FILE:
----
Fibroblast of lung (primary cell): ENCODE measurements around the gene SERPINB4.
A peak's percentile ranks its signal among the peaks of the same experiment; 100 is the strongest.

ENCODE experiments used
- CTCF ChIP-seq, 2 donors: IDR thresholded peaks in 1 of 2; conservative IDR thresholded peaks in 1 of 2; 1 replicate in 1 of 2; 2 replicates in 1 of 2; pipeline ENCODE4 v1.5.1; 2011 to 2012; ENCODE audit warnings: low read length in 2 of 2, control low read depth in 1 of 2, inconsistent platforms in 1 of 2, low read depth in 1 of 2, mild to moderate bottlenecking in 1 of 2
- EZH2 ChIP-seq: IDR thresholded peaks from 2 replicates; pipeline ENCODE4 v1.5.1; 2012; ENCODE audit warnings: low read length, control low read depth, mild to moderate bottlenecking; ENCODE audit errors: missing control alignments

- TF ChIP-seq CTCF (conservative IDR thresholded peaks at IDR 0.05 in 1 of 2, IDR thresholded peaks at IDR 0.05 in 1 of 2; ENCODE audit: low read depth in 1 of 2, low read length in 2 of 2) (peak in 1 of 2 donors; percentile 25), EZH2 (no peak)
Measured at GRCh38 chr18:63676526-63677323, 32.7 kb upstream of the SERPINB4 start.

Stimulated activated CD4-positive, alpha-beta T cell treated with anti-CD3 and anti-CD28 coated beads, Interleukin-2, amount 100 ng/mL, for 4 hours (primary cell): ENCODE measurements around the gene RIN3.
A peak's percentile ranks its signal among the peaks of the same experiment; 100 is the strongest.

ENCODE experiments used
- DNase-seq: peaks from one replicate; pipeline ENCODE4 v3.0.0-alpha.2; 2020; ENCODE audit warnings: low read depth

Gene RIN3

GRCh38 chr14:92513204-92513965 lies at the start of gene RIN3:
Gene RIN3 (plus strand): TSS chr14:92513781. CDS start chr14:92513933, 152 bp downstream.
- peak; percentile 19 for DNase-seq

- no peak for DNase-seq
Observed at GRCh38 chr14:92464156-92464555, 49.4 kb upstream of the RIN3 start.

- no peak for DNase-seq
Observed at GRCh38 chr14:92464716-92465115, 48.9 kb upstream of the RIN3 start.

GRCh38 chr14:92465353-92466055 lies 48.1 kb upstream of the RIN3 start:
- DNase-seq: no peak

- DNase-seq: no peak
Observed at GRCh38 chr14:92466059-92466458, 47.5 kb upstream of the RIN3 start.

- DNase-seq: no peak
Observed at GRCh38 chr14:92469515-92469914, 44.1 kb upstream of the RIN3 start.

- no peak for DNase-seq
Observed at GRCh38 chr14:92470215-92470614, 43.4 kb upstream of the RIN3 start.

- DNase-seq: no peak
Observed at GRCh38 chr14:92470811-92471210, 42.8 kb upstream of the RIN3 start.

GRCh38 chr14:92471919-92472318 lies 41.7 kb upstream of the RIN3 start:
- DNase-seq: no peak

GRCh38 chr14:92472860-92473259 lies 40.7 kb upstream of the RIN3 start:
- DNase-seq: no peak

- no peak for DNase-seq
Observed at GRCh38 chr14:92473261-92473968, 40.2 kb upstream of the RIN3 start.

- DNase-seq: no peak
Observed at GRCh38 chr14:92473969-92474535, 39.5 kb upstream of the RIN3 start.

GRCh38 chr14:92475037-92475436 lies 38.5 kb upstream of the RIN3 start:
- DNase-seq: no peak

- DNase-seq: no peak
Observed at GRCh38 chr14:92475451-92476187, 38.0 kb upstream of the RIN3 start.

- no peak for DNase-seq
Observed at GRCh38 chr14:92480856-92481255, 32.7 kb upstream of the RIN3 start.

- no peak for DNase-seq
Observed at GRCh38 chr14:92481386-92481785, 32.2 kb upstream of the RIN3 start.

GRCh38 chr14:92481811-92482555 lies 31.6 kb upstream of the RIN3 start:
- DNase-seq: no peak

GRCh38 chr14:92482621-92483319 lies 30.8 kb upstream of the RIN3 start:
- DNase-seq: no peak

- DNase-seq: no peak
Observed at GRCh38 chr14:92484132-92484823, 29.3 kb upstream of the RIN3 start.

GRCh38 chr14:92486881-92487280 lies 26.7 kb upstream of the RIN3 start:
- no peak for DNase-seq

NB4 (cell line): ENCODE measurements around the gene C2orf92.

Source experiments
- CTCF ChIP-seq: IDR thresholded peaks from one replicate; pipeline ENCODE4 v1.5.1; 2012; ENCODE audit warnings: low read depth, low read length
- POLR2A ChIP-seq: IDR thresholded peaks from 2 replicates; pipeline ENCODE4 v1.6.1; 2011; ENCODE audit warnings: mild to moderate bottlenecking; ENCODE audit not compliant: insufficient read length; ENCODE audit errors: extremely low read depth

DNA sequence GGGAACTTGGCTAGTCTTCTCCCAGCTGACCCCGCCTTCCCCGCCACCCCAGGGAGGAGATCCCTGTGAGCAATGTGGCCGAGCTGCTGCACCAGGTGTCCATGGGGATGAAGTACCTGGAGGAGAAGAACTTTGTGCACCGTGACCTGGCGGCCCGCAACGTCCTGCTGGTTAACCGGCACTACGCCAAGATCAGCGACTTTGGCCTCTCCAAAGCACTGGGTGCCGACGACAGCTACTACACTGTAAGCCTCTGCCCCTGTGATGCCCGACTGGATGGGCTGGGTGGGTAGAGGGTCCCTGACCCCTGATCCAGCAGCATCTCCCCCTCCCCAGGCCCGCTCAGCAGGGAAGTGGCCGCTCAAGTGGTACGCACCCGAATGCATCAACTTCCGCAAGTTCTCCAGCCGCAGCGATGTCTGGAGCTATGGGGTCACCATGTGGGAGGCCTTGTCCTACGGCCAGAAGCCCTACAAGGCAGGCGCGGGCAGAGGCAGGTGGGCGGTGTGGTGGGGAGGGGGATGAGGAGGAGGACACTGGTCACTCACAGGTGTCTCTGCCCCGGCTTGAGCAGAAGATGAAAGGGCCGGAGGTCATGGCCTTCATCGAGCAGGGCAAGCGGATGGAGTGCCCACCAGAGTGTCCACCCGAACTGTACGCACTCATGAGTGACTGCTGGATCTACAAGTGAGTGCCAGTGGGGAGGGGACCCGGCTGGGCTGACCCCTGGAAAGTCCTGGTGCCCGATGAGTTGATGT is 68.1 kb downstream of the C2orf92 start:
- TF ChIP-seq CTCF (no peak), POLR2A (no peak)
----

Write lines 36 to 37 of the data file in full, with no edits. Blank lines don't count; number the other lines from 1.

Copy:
- DNase-seq: no peak
Observed at GRCh38 chr14:92473969-92474535, 39.5 kb upstream of the RIN3 start.